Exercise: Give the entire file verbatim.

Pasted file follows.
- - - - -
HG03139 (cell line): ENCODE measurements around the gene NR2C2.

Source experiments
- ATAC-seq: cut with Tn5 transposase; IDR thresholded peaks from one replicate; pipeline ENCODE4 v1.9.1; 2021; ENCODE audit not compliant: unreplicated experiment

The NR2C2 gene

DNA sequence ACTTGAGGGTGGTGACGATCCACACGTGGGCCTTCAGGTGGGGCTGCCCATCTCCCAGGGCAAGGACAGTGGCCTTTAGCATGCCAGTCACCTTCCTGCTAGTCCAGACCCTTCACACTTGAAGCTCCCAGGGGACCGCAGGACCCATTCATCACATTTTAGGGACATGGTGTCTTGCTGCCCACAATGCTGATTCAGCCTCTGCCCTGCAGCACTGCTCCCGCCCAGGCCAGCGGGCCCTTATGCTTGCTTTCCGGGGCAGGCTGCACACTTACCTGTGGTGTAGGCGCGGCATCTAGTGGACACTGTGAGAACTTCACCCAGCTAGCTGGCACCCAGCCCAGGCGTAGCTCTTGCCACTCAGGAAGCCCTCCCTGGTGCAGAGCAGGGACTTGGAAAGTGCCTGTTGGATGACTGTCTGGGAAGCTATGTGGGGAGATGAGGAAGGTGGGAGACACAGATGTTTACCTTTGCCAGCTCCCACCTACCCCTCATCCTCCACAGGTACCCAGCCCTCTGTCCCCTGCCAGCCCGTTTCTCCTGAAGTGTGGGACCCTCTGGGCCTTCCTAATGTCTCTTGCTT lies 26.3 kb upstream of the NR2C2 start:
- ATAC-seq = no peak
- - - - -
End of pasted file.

HG03139 (cell line): ENCODE measurements around the gene NR2C2.

Source experiments
- ATAC-seq: cut with Tn5 transposase; IDR thresholded peaks from one replicate; pipeline ENCODE4 v1.9.1; 2021; ENCODE audit not compliant: unreplicated experiment

The NR2C2 gene

DNA sequence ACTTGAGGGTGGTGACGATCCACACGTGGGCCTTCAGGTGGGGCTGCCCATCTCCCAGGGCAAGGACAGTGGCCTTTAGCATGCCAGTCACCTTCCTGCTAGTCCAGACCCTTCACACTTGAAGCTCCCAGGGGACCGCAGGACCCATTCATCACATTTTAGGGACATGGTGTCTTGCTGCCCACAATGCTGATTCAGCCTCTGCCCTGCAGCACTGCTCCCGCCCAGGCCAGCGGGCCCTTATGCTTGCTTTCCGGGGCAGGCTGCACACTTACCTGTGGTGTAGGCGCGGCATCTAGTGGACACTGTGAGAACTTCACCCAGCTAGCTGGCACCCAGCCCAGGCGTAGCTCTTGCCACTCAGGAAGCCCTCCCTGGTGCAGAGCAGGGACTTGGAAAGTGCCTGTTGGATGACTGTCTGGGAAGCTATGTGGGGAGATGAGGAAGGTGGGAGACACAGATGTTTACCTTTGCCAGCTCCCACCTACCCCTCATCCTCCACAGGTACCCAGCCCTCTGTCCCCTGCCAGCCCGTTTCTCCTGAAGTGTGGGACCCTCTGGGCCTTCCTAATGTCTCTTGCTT lies 26.3 kb upstream of the NR2C2 start:
- ATAC-seq = no peak